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Manohar becomes new BCCI boss, pledges transparency

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NewsGram Staff Writer

Mumbai:  Shashank Manohar took over the reins of the Board of Control for Cricket in India at a Special General Meeting (SGM) of the board on Sunday. Assuming office, he pledged to cleanse corruption, ensure transparency and restore the board’s lost reputation.

The BCCI chief’s post was lying vacant since incumbent Jagmohan Dalmiya died in Kolkata on September 20, and the SGM was called to choose the new president. As per the BCCI constitution, a SGM to nominate a successor has to be convened within 15 days of the incumbent chief’s death.

Manohar, a lawyer by profession, earlier held the top post from 2008 to 2011. The 58-year-old was elected for a full two-year term as all the six East Zone cricket units unanimously proposed his candidature for the board president’s post.

It was East Zone’s turn this time around to pick the president, and all six associations of the zone proposed Manohar’s name. As he was the lone candidate in the fray, Manohar was elected for the second tenure.

Among the six proposers of Manohar’s name was Dalmiya’s son Avishek, who was representing the National Cricket Club (NCC) in the SGM.

The others backing Manohar for the board chief’s post were Sourav Ganguly from Bengal, Sourav Dasgupta from Tripura, Gautam Roy from Assam, Ashirbad Behera of Odisha, and Sanjay Singh of the Jharkhand State Cricket Association (JSCA).

“We have to work on a couple of issues regarding the board and bring back the reputation back as early as possible. I need two months’ time, in which I will look into all the aspects,” Manohar told reporters at a press conference after being elected the president.”

“I will continue to work on the issues Dalmiya had started working on. I will look to do my duty as best as possible,” he added.

“The first thing would be as functions of the interest issue of the BCCI. The board will frame regulations with regard to function of interest of administrators and their staffs that would be done within a month’s time.”

“The board would also appoint an imbursement, for an ethics officer, who would be independent of their post and who would look into the complaints as regard to the conflicts of the administrator, players and their staffs,” he said.

The newly elected president stressed that his second aim would be to wipe away and prevent corruption from the game.

“Secondly, the board would lay down the norms and would take measures to prevent and wipe away corruption in the game. For this, the board will make programmes to educate the players.”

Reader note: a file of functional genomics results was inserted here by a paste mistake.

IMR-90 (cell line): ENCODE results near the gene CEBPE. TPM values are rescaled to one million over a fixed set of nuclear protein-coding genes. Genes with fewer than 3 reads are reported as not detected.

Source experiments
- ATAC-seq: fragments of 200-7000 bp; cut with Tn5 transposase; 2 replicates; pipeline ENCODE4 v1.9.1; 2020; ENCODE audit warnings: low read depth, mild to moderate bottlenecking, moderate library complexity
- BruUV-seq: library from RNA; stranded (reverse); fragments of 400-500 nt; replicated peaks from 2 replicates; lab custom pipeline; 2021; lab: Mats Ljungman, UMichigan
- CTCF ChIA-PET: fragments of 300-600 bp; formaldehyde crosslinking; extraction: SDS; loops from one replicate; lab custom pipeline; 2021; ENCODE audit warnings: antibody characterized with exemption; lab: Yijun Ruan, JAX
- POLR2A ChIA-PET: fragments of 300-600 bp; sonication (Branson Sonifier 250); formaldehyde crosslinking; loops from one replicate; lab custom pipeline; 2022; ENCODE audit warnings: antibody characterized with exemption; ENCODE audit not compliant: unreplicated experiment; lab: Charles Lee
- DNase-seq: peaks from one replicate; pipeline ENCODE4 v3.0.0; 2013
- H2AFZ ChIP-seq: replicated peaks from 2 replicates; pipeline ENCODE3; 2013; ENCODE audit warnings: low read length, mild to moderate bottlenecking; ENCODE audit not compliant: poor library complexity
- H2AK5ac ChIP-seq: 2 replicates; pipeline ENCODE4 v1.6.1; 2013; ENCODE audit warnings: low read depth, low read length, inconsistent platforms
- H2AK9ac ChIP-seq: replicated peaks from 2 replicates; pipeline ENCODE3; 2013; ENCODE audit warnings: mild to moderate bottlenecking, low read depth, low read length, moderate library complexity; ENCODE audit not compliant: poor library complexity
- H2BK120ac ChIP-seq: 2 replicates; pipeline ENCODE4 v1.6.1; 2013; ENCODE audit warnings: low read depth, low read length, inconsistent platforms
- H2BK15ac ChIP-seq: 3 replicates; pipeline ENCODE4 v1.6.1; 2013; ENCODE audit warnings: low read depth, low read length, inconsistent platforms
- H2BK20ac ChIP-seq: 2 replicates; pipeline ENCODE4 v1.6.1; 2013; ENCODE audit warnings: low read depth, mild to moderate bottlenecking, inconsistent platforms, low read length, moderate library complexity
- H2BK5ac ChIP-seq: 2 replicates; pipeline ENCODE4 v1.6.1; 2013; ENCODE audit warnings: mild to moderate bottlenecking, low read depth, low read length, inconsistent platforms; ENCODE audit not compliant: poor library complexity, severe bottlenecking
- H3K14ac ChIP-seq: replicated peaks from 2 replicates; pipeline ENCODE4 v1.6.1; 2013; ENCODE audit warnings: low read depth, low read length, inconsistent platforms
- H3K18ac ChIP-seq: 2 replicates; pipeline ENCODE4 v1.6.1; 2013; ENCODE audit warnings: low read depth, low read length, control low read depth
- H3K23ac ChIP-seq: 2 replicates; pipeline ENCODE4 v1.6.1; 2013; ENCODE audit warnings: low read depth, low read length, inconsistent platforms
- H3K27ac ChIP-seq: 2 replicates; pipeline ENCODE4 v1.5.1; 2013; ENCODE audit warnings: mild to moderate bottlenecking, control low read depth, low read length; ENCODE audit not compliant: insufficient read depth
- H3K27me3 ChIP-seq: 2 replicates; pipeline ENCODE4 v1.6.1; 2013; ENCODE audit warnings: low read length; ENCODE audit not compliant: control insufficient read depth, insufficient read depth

Manohar said, “Also with the help of secretary Thakur, who is a member of parliament, we would like to meet the government officials to see and work out if we can get any investigating agency, as we did not have investigative powers, our hands were tied.”

His third item on the agenda in the upcoming months would be to keep a track of the state associations and appoint an independent auditor from the board who would look into their works.

“Thirdly, there is a huge debate that the state associations are being paid a huge amount of money and nobody knows what happens to the money, if it is spent on cricketing activities or something else,” he said.”

“Now the accounts of all the associations are audited by their auditors. However, we will build a system by which the accounts of the associations will be audited by an independent auditor appointed by the board. The board will have the right to take action against the associations if the board finds the money given is not being used in proper was,” Manohar said.

The BCCI chief also said that the board will put up its rules and regulations along with details of its expenditure on its website in order to ensure transparency.

“There is another debate that arises… that the board is not transparent and everything is kept under the wrap. This problem could be sorted out by putting on the website of the board, the constitution of the board, all rules of board, all expenses made by the board above Rs.25 lakh, so that people are aware what and where BCCI is spending the money,” he mentioned.

“At the end of the year, we can put the balance sheet of the board on the website, so it is available to the entire public. There is no wrong done in the board,” he said.

Speaking on National Cricket Academy (NCA) and women’s cricket in India, he said, “we will make sure National Cricket Academy works round the year and helps bring out good players and spinners. We will also focus on women’s cricket and develop it, and we will enter into contracts with women cricketers also.”

Manohar has had his fair share of differences with former board chief N. Srinivasan, but made it clear that he holds the Tamil Nadu strongman’s administrative abilities in high esteem.

“If Srinivasan attends the Annual General Meeting, he will come in as a member. As far Srinivasan is concerned, he was an excellent secretary, better than most of the other secretaries. He can be said as the best secretary after Dalmiya,” he said.

Speaking on renewal of India-Pakistan cricket, the new BCCI president said the final decision rests with the governments of the two countries and not just their cricket boards.

“Decision on India-Pakistan cricket renewal cannot be just taken by both the boards. It is a decision which has to be taken by both the governments primarily,” Manohar said.

Speaking on the World Twenty20 in 2016 which India is to host, Manohar said, “the World Twenty20 is coming up in next year. Our priority will be to conduct that event in best possible and clean manner and we all function in a transparent manner.”